- Anna Coote, commissioner for health
- 1UK Sustainable Development Commission, London SW1A 2HH
“The scientific evidence is now overwhelming: climate change is a serious global threat, and it demands an urgent global response.” This was the unequivocal message of the Stern report, published by HM Treasury last year.1 The time for debate is over—at least about whether climate change is potentially catastrophic and caused by human activity. But who should act and how? This week, the BMA Board of Science publish their report Health Professionals—Taking Action on Climate Change.2 It outlines the basic facts and figures and points to copious sources of further information.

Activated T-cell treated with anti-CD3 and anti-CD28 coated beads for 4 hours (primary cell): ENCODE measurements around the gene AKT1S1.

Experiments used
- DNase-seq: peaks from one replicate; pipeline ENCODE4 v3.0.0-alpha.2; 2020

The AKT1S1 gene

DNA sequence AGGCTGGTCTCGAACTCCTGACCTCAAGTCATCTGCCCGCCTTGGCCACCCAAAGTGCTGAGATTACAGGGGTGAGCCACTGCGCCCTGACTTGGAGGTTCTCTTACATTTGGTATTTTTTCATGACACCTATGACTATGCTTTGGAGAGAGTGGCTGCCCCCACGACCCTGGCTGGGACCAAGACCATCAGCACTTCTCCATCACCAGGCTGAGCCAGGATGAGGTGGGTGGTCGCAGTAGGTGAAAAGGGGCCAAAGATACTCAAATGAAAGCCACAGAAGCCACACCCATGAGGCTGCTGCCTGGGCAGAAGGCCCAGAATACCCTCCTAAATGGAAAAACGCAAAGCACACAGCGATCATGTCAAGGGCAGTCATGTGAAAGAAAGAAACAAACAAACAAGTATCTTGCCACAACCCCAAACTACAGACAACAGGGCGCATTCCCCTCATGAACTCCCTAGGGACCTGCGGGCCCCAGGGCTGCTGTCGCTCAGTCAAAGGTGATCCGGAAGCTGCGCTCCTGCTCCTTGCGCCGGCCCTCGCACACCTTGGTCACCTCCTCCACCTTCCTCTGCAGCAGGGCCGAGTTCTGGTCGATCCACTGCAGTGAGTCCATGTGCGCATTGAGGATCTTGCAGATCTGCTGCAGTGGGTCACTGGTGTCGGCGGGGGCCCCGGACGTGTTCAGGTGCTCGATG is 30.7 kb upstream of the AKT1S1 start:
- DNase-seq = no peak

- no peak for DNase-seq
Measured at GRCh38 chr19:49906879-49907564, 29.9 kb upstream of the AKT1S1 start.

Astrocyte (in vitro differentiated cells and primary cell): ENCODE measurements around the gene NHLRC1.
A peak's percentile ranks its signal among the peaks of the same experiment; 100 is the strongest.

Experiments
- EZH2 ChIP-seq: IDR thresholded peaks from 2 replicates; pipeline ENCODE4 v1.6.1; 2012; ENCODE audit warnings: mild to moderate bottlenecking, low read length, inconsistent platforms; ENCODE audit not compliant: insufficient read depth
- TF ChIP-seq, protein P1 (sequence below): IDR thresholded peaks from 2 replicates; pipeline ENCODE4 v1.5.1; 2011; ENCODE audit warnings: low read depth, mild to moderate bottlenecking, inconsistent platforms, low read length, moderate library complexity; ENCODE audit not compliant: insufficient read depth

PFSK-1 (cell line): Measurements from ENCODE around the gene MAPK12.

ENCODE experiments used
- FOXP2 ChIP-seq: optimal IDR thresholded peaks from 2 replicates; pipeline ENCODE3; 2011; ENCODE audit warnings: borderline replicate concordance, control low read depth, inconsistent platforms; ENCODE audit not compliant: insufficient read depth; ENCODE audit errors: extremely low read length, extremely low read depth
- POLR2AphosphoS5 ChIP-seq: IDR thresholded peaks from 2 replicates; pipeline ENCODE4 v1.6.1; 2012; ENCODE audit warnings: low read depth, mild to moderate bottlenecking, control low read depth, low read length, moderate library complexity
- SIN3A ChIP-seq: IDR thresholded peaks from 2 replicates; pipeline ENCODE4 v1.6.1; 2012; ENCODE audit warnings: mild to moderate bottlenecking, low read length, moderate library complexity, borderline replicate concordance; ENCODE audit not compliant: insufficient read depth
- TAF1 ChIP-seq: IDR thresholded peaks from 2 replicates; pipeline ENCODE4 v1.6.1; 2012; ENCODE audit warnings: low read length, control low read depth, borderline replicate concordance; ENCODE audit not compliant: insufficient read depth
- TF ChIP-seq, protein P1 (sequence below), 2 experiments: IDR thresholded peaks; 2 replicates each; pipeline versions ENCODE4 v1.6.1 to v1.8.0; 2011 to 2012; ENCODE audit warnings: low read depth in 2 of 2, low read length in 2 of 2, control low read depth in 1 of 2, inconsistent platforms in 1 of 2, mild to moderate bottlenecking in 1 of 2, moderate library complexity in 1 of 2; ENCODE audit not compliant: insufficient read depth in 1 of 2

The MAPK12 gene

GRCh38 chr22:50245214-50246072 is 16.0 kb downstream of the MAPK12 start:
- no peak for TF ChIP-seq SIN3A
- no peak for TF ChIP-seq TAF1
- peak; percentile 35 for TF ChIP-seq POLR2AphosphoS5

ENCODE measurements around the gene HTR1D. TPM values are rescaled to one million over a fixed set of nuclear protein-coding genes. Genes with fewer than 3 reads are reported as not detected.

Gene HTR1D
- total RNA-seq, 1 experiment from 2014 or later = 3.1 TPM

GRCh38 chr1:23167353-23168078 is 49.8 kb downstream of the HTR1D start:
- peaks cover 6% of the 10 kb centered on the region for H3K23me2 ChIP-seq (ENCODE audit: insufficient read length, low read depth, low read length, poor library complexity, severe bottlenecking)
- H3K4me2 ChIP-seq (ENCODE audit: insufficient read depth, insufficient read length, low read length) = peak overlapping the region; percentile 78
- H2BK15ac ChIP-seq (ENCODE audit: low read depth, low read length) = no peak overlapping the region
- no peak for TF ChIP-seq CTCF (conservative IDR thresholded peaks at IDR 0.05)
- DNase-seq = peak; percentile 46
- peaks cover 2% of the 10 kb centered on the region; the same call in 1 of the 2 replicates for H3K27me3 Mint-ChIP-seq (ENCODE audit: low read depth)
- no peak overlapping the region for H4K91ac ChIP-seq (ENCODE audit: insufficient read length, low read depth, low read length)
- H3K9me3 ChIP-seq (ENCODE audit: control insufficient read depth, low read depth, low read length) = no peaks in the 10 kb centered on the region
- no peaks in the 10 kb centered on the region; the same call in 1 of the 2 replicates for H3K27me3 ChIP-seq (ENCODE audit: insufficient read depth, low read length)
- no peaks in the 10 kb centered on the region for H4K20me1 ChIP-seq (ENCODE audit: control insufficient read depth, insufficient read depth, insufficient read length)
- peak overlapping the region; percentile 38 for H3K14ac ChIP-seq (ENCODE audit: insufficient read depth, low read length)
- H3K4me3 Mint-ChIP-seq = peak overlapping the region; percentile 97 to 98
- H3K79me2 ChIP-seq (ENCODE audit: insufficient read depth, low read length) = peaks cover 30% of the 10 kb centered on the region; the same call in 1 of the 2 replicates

The report endorses Stern’s conclusion that, “urgent action is needed now at an individual, organizational, political and global level.” It summarises evidence about cause and effect, then considers the health implications. A diagram (from the Lancet) points to floods, storms, and other forms of environmental damage leading to “impaired nutrition, health, survival.”
Turning to how the effects of climate change can be reduced, the …